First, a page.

As many nonprofit organizations are slashing their budget projection in preparation for an anticipated economic slowdown due to the COVID-19 outbreak, they may find themselves, as many did in the 2008 recession, with endowment funds that only allow the spending of income and appreciation. The following is a guide to what institutions must do in order to spend into the principal of these endowments.
In response to the dilemma faced by many charities during the 2008 recession, which had limited operating income, but large sums in endowments, 47 states adopted some form of the Uniform Prudent Management of Institutional Funds Act (UPMIFA) which, amongst other things, allows charities to draw on the principal of endowment funds under certain circumstances.
Under New York’s version of the uniform law, the New York Prudent Management of Institutional Funds Act (NYPMIFA), institutions can, under certain circumstances, spend endowment funds below their original gift amount (“historic dollar value”) without court approval or Attorney General review, if the institution’s board of directors concludes that such spending is prudent. More specifically, NYPMIFA requires that boards, when deciding whether to appropriate from an endowment fund, must act “in good faith, with the care that an ordinarily prudent person in a like position would exercise under similar circumstances,” and must consider, if relevant, the following factors:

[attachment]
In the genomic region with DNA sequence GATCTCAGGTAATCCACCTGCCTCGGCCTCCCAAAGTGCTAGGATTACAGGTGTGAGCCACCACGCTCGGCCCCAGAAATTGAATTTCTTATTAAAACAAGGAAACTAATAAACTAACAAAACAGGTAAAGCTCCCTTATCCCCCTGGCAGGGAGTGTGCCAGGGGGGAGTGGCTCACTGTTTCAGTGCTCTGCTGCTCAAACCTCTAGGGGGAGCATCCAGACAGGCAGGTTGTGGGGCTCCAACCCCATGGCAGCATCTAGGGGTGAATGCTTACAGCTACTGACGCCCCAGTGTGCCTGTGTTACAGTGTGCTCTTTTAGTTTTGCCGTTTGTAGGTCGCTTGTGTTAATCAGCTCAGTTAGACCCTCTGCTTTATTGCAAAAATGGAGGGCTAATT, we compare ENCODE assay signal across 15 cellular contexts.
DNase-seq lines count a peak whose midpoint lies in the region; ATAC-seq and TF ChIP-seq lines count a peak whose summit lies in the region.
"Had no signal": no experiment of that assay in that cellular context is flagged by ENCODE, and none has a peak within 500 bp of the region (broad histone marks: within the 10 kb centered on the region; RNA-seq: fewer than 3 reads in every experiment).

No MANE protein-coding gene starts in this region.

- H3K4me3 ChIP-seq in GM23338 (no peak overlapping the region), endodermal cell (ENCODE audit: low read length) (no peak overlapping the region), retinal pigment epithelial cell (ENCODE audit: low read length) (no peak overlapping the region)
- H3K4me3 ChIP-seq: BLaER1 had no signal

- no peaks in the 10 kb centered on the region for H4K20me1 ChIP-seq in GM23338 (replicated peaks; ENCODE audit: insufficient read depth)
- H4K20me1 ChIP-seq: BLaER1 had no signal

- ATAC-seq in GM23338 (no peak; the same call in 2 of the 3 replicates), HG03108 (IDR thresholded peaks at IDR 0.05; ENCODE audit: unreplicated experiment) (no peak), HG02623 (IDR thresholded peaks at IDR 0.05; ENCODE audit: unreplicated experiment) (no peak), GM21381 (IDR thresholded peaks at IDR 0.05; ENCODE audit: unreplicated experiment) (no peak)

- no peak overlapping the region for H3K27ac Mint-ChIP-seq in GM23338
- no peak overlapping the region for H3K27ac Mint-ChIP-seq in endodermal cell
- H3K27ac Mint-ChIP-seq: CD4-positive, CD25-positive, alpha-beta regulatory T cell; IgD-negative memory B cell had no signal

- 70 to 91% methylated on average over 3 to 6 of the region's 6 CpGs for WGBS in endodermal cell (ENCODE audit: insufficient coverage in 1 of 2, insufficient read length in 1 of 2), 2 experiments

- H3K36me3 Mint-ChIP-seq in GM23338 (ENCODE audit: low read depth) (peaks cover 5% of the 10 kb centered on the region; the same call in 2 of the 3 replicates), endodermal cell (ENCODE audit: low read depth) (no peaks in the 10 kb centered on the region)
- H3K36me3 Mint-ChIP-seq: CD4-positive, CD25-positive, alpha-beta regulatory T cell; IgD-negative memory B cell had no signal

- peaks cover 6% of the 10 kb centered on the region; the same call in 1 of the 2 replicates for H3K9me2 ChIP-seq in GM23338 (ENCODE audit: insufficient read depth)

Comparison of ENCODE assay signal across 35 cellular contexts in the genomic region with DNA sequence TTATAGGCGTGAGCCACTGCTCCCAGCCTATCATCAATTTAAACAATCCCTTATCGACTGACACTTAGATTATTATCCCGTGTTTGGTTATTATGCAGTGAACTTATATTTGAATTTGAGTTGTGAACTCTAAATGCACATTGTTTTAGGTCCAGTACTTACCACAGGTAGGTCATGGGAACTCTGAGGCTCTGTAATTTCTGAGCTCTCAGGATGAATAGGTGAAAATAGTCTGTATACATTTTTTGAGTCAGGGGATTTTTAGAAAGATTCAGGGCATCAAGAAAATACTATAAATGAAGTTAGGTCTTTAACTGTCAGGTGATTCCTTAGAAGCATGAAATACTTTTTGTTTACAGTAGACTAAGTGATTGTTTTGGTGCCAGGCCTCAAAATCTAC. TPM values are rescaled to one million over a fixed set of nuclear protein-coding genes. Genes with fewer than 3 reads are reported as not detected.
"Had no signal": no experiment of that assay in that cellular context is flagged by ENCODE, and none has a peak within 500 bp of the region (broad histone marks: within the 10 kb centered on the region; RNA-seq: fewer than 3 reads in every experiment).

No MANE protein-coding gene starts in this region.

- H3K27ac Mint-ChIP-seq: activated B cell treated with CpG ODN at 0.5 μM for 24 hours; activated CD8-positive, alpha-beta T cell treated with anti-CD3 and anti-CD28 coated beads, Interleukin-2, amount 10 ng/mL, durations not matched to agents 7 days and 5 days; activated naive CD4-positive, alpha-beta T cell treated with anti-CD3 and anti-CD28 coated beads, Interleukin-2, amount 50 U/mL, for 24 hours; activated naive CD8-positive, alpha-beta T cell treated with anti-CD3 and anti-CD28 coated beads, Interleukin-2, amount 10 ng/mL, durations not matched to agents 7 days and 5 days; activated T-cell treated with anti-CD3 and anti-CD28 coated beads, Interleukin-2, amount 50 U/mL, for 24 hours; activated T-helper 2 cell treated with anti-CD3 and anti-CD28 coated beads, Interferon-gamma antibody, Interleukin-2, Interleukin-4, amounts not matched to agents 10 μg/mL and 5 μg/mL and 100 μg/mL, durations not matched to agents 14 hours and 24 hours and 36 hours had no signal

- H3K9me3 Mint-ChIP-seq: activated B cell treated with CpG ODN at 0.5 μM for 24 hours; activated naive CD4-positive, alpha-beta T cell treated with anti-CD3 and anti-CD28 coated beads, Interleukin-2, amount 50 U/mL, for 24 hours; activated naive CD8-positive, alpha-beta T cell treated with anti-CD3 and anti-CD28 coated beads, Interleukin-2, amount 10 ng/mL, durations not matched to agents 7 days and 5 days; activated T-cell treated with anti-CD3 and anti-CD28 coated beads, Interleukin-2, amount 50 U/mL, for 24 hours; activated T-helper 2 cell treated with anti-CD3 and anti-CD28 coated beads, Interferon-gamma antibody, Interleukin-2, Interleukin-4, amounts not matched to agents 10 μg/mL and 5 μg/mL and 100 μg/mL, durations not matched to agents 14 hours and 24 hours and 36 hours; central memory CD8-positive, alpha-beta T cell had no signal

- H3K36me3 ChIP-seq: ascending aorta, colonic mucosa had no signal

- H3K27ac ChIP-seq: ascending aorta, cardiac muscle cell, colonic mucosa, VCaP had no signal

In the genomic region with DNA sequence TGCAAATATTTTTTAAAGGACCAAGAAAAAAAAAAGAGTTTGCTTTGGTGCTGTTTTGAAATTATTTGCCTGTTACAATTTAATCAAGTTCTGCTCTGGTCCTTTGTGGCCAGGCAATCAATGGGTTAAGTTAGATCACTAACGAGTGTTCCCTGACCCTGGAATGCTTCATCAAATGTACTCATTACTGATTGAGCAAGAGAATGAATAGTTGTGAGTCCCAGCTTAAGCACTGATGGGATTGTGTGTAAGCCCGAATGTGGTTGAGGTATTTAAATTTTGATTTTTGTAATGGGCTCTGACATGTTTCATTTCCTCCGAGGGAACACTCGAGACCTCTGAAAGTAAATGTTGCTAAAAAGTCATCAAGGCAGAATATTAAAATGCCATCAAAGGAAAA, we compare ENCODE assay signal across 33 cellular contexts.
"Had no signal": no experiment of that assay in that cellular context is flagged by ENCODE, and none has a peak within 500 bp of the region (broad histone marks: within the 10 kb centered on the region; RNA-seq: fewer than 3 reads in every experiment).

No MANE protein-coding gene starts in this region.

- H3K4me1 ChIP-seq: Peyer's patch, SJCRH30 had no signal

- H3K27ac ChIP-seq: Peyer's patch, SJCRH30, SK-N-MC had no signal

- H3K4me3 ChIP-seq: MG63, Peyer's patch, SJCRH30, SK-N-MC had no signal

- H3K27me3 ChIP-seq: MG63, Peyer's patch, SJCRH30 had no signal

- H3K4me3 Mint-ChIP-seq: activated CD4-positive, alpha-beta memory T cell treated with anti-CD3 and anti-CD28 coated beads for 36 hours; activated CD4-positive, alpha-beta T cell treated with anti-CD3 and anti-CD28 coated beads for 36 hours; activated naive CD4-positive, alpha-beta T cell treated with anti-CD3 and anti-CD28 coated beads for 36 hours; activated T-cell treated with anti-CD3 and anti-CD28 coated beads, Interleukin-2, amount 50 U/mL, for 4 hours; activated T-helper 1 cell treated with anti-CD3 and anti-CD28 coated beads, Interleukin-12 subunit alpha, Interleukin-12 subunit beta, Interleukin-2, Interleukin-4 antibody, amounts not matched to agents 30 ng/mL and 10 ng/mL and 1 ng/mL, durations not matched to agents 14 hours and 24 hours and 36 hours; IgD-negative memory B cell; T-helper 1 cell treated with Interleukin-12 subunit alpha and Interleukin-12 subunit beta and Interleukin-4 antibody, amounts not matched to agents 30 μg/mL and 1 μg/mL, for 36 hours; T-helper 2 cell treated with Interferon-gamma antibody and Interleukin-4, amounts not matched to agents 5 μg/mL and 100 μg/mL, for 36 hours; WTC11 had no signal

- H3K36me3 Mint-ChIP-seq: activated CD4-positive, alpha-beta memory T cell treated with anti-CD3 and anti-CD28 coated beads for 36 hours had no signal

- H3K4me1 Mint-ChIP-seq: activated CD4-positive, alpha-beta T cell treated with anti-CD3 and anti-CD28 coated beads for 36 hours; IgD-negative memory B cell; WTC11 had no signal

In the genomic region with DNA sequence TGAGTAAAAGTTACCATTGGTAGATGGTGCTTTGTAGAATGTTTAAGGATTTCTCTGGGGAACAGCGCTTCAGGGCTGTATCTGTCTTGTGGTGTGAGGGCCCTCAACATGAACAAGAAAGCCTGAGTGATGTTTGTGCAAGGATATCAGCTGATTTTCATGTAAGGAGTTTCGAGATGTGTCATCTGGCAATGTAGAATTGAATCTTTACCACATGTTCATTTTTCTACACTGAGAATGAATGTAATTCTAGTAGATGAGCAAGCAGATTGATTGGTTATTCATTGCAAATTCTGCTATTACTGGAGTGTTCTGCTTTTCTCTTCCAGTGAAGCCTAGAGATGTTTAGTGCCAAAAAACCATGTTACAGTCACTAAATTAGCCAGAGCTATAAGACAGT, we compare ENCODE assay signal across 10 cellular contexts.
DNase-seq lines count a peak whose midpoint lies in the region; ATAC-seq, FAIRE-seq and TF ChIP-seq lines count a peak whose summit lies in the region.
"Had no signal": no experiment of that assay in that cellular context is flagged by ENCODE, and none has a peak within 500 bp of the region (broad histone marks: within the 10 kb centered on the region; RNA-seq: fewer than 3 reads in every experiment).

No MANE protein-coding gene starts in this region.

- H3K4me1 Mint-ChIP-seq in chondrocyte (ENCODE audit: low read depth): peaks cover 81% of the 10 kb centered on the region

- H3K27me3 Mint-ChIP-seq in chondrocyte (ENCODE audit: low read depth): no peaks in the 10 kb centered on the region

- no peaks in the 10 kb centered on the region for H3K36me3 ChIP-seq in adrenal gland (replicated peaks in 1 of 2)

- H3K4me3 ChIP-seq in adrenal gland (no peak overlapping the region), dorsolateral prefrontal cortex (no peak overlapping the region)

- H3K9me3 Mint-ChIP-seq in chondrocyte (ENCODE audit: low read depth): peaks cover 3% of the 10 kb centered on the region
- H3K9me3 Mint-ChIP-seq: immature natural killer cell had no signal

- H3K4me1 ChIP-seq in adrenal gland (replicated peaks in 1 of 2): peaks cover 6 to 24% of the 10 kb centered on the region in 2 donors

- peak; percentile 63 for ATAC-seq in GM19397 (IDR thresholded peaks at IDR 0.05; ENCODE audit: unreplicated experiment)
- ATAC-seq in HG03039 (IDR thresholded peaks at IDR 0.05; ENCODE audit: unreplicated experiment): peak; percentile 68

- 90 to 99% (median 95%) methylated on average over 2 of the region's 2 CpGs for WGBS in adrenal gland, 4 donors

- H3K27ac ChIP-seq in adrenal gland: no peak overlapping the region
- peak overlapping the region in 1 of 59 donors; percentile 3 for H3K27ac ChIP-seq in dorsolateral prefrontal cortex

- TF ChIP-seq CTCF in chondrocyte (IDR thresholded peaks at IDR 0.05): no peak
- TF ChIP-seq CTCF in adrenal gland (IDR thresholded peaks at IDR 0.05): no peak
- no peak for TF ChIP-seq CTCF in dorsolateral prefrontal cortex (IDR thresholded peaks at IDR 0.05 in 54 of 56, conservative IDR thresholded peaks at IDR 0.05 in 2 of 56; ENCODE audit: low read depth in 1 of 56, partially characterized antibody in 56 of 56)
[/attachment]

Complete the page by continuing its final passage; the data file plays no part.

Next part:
- the duration and preservation of the endowment fund;
- the purposes of the institution and the endowment fund;
- general economic conditions;
- the possible effect of inflation or deflation;
- the expected total return from income and the appreciation of investments;
- other resources of the institution;
- where appropriate and circumstances would otherwise warrant, alternatives to expenditure of the endowment fund, giving due consideration to the effect that such alternatives may have on the institution; and
- the investment policy of the institution.
There are situations where an institution cannot spend below historic value without court approval, including when donors specifically explicitly prohibit this type of spending in the gift instrument.
Lastly, an institution may lift or modify a donor-imposed restriction on the management, investment, or purpose of an institutional fund if the fund is less than $100,000 in value and has been in existence for more than 20 years. If an institution determines that such a restriction is unlawful, impracticable, impossible to achieve, or wasteful, the institution may release or modify the restriction, in whole or part, without court approval, after giving written notice to the Attorney General, who then has 90 days to object. If the Attorney General does not notify the institution within 90 days, the institution may proceed with the release or modification.